Molecular Evolution of Antifungal Drug Resistance

Annu Rev Microbiol. 2017 Sep 8;71:753-775. doi: 10.1146/annurev-micro-030117-020345.


The fungal pathogens Candida albicans, Cryptococcus neoformans, and Aspergillus fumigatus have transitioned from a rare curiosity to a leading cause of human mortality. The management of infections caused by these organisms is intimately dependent on the efficacy of antifungal agents; however, fungi that are resistant to these treatments are regularly isolated in the clinic, impeding our ability to control infections. Given the significant impact fungal pathogens have on human health, it is imperative to understand the molecular mechanisms that govern antifungal drug resistance. This review describes our current knowledge of the mechanisms by which antifungal drug resistance evolves in experimental populations and clinical settings. We explore current antifungal treatment options and discuss promising strategies to impede the evolution of drug resistance. By tackling antifungal drug resistance as an evolutionary problem, there is potential to improve the utility of current treatments and accelerate the development of novel therapeutic strategies.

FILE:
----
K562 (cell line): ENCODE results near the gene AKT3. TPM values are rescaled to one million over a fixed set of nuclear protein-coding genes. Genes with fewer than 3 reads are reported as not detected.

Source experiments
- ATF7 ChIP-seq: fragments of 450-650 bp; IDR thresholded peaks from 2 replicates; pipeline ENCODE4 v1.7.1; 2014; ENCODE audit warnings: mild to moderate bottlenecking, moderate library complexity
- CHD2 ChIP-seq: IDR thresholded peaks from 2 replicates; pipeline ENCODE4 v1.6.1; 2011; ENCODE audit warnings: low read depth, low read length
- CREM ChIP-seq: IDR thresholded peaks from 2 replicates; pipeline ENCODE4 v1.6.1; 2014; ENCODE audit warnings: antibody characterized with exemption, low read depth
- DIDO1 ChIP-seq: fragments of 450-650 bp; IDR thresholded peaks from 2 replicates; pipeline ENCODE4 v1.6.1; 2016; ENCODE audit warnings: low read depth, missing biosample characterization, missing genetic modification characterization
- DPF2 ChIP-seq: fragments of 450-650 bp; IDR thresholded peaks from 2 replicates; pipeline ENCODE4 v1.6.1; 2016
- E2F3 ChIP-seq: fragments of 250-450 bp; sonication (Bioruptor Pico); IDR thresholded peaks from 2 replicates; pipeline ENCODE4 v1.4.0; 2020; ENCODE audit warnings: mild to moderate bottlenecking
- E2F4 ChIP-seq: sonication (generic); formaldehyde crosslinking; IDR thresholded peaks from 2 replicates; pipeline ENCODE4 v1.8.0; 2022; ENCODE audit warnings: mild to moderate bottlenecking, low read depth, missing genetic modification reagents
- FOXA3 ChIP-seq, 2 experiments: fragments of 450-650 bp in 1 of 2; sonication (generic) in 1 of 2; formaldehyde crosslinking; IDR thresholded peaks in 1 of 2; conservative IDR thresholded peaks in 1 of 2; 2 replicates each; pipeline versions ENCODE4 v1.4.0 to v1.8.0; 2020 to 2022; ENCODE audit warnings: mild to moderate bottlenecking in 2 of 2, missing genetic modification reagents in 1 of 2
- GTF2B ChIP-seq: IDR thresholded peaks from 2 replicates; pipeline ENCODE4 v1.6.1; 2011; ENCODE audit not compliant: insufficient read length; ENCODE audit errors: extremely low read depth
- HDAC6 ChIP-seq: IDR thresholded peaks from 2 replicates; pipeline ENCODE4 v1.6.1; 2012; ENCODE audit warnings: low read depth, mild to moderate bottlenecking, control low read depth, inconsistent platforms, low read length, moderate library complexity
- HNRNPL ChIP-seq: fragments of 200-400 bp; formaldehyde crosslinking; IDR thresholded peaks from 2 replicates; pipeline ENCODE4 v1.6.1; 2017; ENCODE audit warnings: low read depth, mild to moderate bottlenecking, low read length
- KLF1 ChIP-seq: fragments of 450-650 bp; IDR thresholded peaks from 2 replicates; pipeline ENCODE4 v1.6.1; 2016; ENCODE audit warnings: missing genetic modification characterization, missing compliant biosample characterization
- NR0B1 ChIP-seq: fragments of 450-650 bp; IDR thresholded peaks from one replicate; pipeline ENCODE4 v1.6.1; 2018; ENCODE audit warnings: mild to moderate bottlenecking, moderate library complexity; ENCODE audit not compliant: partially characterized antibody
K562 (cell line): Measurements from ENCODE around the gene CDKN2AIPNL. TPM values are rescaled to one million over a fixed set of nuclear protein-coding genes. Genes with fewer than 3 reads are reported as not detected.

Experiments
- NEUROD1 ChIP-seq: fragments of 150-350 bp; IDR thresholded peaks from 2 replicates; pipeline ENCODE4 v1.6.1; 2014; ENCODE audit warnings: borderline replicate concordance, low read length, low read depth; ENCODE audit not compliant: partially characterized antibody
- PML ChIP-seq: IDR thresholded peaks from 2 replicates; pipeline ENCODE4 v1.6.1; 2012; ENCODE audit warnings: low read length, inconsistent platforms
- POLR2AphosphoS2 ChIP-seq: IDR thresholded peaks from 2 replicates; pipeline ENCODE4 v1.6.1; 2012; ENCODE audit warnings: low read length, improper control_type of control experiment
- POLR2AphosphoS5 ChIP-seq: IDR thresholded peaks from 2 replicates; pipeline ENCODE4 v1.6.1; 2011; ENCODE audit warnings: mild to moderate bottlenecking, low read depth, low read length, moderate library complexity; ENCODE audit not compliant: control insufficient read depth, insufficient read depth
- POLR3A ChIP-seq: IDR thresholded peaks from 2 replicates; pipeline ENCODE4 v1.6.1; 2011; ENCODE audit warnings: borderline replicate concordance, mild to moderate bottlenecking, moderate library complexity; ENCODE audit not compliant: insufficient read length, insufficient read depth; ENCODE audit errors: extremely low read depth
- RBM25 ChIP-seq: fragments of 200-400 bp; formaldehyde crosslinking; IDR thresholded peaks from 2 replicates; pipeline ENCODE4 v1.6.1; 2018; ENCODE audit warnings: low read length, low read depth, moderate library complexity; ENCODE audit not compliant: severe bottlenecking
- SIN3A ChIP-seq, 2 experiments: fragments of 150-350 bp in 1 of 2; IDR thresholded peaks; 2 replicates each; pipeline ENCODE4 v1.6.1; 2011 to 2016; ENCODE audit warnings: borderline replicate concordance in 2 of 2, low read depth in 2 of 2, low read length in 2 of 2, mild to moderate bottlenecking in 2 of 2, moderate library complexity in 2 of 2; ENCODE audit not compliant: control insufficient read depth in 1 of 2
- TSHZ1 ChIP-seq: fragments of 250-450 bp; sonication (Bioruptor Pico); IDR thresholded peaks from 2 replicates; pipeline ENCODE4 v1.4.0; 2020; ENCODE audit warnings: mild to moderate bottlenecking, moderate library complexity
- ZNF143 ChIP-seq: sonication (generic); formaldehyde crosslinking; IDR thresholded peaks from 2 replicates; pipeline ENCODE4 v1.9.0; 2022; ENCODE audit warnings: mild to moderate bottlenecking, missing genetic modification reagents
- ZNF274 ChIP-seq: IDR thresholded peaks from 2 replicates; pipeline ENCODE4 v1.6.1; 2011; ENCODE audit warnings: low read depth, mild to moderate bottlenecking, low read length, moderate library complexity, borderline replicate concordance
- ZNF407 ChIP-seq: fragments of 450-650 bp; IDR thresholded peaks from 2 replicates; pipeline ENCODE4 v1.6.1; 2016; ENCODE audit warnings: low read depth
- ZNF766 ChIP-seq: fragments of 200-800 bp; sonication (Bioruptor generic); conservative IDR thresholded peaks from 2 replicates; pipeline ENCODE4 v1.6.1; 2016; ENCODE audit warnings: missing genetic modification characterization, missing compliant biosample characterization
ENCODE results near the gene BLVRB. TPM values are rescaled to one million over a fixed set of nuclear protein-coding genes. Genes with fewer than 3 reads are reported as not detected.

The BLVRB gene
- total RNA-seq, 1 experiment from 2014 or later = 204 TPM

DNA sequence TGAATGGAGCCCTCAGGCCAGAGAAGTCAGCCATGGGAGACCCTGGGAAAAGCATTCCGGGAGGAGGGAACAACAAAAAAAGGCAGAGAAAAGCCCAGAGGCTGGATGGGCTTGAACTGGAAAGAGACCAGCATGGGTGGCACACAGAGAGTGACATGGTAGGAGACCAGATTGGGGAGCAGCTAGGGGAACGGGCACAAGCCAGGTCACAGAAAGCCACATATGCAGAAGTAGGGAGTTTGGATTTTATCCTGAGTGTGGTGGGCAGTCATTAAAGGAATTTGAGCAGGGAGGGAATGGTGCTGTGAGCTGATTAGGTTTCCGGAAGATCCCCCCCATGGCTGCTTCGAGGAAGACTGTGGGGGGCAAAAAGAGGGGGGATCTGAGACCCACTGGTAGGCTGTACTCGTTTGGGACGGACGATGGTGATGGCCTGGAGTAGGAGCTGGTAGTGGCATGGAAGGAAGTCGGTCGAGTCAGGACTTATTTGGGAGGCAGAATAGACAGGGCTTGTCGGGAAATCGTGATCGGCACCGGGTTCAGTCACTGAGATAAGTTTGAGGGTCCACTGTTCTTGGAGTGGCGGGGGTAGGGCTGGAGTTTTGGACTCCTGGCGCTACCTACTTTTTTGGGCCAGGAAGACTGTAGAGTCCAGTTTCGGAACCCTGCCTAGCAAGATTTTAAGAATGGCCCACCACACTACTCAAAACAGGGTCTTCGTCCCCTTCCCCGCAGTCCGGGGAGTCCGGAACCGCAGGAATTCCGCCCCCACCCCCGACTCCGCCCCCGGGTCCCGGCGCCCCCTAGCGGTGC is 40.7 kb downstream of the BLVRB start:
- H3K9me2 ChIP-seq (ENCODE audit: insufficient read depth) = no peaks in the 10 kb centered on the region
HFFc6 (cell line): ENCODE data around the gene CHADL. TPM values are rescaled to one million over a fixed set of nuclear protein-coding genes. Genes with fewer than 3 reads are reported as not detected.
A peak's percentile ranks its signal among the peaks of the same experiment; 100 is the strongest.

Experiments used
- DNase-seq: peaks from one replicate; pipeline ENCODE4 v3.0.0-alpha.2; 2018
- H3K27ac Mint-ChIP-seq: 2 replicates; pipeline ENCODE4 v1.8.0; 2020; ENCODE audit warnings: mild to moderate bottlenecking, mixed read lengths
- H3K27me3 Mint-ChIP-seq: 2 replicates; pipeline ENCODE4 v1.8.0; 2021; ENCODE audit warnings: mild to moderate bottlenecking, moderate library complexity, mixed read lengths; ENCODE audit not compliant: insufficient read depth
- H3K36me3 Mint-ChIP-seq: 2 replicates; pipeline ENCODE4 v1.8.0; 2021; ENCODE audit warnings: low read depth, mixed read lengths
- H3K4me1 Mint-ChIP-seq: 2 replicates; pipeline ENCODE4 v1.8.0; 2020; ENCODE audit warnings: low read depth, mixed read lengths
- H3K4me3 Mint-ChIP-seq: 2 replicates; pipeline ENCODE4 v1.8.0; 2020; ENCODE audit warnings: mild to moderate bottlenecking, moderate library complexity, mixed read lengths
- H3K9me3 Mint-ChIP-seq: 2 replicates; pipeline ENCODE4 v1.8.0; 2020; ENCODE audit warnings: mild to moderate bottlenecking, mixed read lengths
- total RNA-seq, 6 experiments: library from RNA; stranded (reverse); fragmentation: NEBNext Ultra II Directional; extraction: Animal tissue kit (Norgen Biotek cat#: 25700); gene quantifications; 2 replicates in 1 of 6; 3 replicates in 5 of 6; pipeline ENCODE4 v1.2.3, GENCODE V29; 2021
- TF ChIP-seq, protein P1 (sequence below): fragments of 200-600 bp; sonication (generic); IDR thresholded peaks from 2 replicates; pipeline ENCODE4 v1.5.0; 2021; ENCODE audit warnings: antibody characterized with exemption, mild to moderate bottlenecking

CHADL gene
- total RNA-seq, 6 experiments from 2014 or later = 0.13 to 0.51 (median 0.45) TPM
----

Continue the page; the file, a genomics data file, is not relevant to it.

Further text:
Keywords: antifungal; evolution; fitness; fungal pathogen; resistance; stress responses.

Publication types

  • Review
  • Research Support, N.I.H., Extramural
  • Research Support, Non-U.S. Gov't

MeSH terms

  • Antifungal Agents / pharmacology*
  • Antifungal Agents / therapeutic use
  • Aspergillus fumigatus / drug effects*
  • Aspergillus fumigatus / genetics
  • Aspergillus fumigatus / isolation & purification
  • Candida albicans / drug effects*
  • Candida albicans / genetics
  • Candida albicans / isolation & purification
  • Cryptococcus neoformans / drug effects*
  • Cryptococcus neoformans / genetics
  • Cryptococcus neoformans / isolation & purification
  • Drug Resistance, Fungal*
  • Evolution, Molecular*
  • Humans
  • Mycoses / drug therapy
  • Mycoses / microbiology


  • Antifungal Agents